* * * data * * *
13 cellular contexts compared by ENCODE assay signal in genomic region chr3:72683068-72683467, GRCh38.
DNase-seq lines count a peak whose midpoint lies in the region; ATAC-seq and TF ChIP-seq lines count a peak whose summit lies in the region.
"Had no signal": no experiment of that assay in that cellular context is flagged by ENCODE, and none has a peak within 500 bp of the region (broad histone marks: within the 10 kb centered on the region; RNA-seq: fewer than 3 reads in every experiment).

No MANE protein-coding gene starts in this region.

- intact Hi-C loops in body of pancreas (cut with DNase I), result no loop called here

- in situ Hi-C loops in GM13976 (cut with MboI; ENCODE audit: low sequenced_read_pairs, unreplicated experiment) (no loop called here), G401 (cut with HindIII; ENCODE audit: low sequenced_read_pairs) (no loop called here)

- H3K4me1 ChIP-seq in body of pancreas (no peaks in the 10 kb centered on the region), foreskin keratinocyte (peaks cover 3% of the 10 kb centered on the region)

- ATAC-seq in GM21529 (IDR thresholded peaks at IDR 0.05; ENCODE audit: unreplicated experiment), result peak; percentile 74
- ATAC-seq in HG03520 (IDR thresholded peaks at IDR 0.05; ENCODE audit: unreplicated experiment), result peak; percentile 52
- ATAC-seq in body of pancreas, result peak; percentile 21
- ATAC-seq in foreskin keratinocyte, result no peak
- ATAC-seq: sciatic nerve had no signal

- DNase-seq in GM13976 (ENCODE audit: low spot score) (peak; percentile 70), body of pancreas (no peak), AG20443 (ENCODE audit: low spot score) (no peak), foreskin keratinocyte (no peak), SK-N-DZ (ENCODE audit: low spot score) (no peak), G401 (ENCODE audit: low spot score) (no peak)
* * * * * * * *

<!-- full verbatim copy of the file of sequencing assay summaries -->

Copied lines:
13 cellular contexts compared by ENCODE assay signal in genomic region chr3:72683068-72683467, GRCh38.
DNase-seq lines count a peak whose midpoint lies in the region; ATAC-seq and TF ChIP-seq lines count a peak whose summit lies in the region.
"Had no signal": no experiment of that assay in that cellular context is flagged by ENCODE, and none has a peak within 500 bp of the region (broad histone marks: within the 10 kb centered on the region; RNA-seq: fewer than 3 reads in every experiment).

No MANE protein-coding gene starts in this region.

- intact Hi-C loops in body of pancreas (cut with DNase I), result no loop called here

- in situ Hi-C loops in GM13976 (cut with MboI; ENCODE audit: low sequenced_read_pairs, unreplicated experiment) (no loop called here), G401 (cut with HindIII; ENCODE audit: low sequenced_read_pairs) (no loop called here)

- H3K4me1 ChIP-seq in body of pancreas (no peaks in the 10 kb centered on the region), foreskin keratinocyte (peaks cover 3% of the 10 kb centered on the region)

- ATAC-seq in GM21529 (IDR thresholded peaks at IDR 0.05; ENCODE audit: unreplicated experiment), result peak; percentile 74
- ATAC-seq in HG03520 (IDR thresholded peaks at IDR 0.05; ENCODE audit: unreplicated experiment), result peak; percentile 52
- ATAC-seq in body of pancreas, result peak; percentile 21
- ATAC-seq in foreskin keratinocyte, result no peak
- ATAC-seq: sciatic nerve had no signal

- DNase-seq in GM13976 (ENCODE audit: low spot score) (peak; percentile 70), body of pancreas (no peak), AG20443 (ENCODE audit: low spot score) (no peak), foreskin keratinocyte (no peak), SK-N-DZ (ENCODE audit: low spot score) (no peak), G401 (ENCODE audit: low spot score) (no peak)